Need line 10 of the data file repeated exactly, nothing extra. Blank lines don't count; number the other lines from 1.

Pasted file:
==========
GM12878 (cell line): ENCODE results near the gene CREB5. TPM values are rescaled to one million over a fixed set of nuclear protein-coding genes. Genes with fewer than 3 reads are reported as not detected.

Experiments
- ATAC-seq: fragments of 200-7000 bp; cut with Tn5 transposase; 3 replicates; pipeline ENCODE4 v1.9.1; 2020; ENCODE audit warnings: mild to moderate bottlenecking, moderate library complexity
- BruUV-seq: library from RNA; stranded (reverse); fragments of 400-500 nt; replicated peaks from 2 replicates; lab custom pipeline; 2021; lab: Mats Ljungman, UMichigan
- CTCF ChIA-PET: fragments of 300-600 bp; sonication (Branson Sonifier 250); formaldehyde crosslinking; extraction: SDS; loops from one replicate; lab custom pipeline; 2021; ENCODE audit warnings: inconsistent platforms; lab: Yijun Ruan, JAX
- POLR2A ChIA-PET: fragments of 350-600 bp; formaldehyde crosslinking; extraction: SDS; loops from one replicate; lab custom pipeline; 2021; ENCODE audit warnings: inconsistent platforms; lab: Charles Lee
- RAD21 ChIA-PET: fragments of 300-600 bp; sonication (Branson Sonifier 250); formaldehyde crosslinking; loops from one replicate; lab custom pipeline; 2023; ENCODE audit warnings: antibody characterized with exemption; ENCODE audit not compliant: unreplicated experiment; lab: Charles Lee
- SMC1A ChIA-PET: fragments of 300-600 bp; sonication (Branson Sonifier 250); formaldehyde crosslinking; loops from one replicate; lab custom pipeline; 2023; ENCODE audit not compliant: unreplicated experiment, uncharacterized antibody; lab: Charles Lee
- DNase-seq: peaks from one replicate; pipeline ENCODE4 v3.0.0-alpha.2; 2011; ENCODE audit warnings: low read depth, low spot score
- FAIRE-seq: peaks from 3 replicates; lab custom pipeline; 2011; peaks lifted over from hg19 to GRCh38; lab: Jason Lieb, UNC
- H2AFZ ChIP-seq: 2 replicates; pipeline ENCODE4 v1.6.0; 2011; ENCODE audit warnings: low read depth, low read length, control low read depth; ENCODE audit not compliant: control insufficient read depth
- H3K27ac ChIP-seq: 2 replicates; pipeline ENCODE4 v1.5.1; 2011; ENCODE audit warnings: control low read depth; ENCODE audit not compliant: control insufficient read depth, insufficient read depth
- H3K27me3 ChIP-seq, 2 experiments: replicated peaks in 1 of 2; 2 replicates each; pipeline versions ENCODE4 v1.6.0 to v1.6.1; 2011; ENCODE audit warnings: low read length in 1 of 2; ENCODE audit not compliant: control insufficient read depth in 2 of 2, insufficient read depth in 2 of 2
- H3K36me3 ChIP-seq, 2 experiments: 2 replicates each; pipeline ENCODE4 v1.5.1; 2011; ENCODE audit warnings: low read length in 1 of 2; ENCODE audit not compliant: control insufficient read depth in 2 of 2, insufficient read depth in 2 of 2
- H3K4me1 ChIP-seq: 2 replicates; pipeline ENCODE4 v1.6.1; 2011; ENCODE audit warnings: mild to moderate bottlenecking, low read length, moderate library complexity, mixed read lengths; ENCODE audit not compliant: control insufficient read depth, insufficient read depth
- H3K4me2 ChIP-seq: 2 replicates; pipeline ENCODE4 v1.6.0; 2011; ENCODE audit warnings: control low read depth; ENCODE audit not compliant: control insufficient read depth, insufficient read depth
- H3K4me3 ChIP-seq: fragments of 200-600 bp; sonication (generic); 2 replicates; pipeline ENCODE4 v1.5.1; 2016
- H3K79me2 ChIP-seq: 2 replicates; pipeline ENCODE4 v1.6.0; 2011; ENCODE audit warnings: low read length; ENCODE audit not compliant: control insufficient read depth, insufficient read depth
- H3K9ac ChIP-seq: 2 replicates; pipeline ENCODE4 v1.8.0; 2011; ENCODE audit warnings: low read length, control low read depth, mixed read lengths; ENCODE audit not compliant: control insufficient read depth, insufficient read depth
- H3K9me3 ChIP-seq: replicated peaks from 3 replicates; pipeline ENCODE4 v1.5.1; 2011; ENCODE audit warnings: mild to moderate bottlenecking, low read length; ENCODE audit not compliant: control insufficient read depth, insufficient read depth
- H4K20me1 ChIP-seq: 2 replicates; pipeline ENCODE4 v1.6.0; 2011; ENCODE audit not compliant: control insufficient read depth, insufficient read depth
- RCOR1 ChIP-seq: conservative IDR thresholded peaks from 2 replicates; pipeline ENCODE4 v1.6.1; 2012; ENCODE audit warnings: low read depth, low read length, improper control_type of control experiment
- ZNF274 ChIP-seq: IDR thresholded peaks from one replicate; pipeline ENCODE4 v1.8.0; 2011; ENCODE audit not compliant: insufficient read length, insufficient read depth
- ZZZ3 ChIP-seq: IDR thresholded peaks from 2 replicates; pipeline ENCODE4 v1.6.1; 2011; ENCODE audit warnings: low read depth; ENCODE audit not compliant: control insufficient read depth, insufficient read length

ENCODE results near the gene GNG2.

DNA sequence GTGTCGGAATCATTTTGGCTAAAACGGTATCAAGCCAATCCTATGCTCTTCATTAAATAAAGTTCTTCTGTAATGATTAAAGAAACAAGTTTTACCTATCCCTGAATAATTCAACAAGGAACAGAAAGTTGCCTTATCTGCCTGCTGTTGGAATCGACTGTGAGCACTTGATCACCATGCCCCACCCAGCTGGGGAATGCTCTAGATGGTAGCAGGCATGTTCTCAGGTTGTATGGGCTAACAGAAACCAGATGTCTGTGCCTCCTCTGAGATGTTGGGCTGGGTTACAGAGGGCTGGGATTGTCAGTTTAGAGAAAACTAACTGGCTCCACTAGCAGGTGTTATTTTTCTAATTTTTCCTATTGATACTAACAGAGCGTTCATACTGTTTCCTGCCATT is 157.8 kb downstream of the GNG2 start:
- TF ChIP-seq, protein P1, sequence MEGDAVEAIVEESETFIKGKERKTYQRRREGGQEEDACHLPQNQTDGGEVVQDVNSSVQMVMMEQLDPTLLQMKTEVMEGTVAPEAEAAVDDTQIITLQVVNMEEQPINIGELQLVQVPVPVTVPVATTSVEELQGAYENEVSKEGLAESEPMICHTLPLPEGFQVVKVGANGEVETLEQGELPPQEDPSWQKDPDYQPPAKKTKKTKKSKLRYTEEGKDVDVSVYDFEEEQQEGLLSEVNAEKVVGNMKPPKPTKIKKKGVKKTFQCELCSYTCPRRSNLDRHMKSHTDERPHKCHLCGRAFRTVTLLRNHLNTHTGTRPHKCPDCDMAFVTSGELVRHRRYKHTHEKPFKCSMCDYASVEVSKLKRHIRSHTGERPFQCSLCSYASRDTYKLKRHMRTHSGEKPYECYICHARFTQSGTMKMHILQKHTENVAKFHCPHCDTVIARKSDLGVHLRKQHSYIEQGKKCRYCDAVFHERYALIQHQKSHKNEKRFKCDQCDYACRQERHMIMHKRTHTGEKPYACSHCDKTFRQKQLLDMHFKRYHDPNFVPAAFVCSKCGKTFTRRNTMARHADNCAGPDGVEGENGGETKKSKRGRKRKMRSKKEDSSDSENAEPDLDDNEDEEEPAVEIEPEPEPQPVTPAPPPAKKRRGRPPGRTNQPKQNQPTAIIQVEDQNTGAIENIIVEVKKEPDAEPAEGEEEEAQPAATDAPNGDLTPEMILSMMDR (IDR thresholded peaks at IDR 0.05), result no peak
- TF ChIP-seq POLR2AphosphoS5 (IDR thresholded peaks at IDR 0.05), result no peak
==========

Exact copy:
- FAIRE-seq: peaks from 3 replicates; lab custom pipeline; 2011; peaks lifted over from hg19 to GRCh38; lab: Jason Lieb, UNC